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2 responses to “Contact

  1. Mynde Siperstein

    How do you teach blowing to a 28 month old? i have tried all the tricks in my bag. This is a child with limited consonants and vowels and has a suspect of apraxia for a dx. Basically, I am having a difficult time teaching volitional air flow



    • Hi Mynde,

      You are correct in suspecting Apraxia since there is limited consonants/vowels or air flow control. However, I sometimes find that some of these children are not really Apraxic, but just disorganized. I included a link at the bottom of this email to a really good book by Pam Marshall. It defines and provides intervention on what we need to do as SLPs to get these children in control of their respiration, phonation, resonation, etc. It is a great resource to have. I do not have access to all of my notes and resources at the moment, but I’ve included below several things you can try. Please let me know if anything helps, and we can work from there if not.

      1. There is an NDT exercise that a PT/OT once showed me. If you know of a therapist that has been trained in this method, you should ask this person to show you. It is difficult to explain, but I will try. Have the child lie down on his/her back. Sit next to the child however is comfortable for you. Put your thumbs together. Separate the other four fingers from the thumb but keep those four fingers together. It looks similar to a ‘W.’ Now place your thumbs under the rib cage in the middle. I guess it’s actually on the diaphragm. The rest of your fingers go out from there. I press down and a little up – slowly. Hold this position for a few minutes and just let the child be still if possible. I give the child something to hold in a midline position to help with focusing. I sometimes play soft music. You can feel the diaphragm/abdominal area fill up with air and then contract upon respiration. Breathing becomes regular. You may even feel the external intercostal muscles expand and contract. That is great because when the child is organized, respiration and becoming rhythmic. When you release this position, do so slowly. I am sure there is more to this that you may find out through NDT.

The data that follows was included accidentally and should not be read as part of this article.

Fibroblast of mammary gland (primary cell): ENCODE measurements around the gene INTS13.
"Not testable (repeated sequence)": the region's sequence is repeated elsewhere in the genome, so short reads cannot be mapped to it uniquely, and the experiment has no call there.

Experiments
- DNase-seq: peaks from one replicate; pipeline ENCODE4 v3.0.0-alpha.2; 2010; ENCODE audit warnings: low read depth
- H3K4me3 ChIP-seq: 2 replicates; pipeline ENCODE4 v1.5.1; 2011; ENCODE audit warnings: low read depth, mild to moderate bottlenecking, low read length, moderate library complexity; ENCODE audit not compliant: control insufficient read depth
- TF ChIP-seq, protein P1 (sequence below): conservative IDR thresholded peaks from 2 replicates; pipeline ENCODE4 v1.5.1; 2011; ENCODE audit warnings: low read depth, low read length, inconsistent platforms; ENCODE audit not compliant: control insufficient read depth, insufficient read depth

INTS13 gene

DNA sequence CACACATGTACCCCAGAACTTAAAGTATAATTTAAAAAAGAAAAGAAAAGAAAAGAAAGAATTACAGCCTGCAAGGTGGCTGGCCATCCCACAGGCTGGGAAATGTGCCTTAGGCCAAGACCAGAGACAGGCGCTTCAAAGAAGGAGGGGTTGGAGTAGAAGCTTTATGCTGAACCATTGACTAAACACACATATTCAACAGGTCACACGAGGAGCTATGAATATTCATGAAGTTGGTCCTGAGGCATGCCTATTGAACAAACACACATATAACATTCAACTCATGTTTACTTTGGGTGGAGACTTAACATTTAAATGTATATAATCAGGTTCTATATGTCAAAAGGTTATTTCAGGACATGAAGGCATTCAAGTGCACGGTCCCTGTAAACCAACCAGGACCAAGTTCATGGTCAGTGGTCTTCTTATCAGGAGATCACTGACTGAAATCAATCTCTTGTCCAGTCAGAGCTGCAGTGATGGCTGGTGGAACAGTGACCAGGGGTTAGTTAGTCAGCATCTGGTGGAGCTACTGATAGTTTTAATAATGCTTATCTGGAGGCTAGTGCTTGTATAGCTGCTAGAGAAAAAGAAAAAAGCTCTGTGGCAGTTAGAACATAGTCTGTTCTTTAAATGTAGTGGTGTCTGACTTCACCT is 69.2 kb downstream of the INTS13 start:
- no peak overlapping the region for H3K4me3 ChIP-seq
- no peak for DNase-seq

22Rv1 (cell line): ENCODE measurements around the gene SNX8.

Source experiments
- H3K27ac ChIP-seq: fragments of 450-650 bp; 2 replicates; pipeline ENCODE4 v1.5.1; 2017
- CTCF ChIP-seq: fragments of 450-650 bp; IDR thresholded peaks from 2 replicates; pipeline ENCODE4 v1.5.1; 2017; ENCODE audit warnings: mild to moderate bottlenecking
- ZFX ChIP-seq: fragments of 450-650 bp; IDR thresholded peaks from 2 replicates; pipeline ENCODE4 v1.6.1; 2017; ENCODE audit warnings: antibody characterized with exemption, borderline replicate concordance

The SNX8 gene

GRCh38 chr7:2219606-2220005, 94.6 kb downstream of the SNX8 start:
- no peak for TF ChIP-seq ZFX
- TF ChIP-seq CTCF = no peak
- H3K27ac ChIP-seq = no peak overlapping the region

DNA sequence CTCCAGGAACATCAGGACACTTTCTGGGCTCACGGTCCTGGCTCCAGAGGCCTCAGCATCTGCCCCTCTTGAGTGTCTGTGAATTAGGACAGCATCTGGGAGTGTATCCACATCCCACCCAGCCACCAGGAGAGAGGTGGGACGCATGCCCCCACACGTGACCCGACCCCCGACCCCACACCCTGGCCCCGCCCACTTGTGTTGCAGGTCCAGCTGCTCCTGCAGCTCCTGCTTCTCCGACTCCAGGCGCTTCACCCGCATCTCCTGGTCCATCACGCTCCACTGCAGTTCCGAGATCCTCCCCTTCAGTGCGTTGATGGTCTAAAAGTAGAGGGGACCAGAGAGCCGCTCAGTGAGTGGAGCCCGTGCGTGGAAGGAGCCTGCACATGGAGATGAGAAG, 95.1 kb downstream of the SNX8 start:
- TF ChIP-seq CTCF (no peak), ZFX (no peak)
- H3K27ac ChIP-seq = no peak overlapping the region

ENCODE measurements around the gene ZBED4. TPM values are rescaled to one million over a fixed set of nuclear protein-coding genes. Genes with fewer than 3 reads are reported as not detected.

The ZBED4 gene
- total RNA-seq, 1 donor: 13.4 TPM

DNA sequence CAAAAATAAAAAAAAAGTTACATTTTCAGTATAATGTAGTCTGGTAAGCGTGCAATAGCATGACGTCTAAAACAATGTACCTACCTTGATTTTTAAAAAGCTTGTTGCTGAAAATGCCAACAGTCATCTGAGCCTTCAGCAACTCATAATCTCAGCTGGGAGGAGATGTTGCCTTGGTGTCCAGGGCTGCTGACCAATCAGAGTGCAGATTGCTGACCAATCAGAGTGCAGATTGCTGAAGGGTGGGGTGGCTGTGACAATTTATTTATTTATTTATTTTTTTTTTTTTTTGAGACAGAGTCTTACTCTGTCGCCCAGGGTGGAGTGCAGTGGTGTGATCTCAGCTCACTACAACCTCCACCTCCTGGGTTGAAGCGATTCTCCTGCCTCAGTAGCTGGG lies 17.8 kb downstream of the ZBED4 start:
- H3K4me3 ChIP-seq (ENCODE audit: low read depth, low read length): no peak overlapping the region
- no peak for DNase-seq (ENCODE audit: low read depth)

2. After a rhythmic breathing pattern is achieved, you may be able to work on exhalation through the mouth. Maybe the child can say /h/. Try pinching the nares (explain this first, though) so that the child can breathe in and out through the mouth. Demonstrate this on yourself / others. Dangle a tissue to produce /h/ to see the breath. Use a mirror for visual feedback. Saying /p/ also needs good respiratory support since it’s a plosive (and /t/ and /k/ as you well know). Anyway, when the child can exhale, then shape the lips into rounding. With practice/trial and error, the child should be able to blow. Once achieved in the supine position, move to sitting or standing. You may have to begin in the supine position for each session and progress to a sitting/standing position until the muscles are trained and organized.

      3. Sometimes the use of visual pictures can assist in comprehension or even with gaining control over volitional breathing. This child may be a visual learner, not auditory. So you would have a picture of a child lying down (perhaps the child himself/herself), your hands, a picture of a mouth with lines coming out to depict breathing through the mouth, etc.

      4. Check back in the developmental history with the caretakers and see if the child ever did raspberries. If the child did, go back to doing them again. If not, teaching that skill can help, as it is a building block for speech production.

      5. Pam Marshalla’s book can be purchased/viewed at this link. It is a source every SLP should have in their library. It is a MUST that the CD be purchased with the book as it provides explanations and other additional information.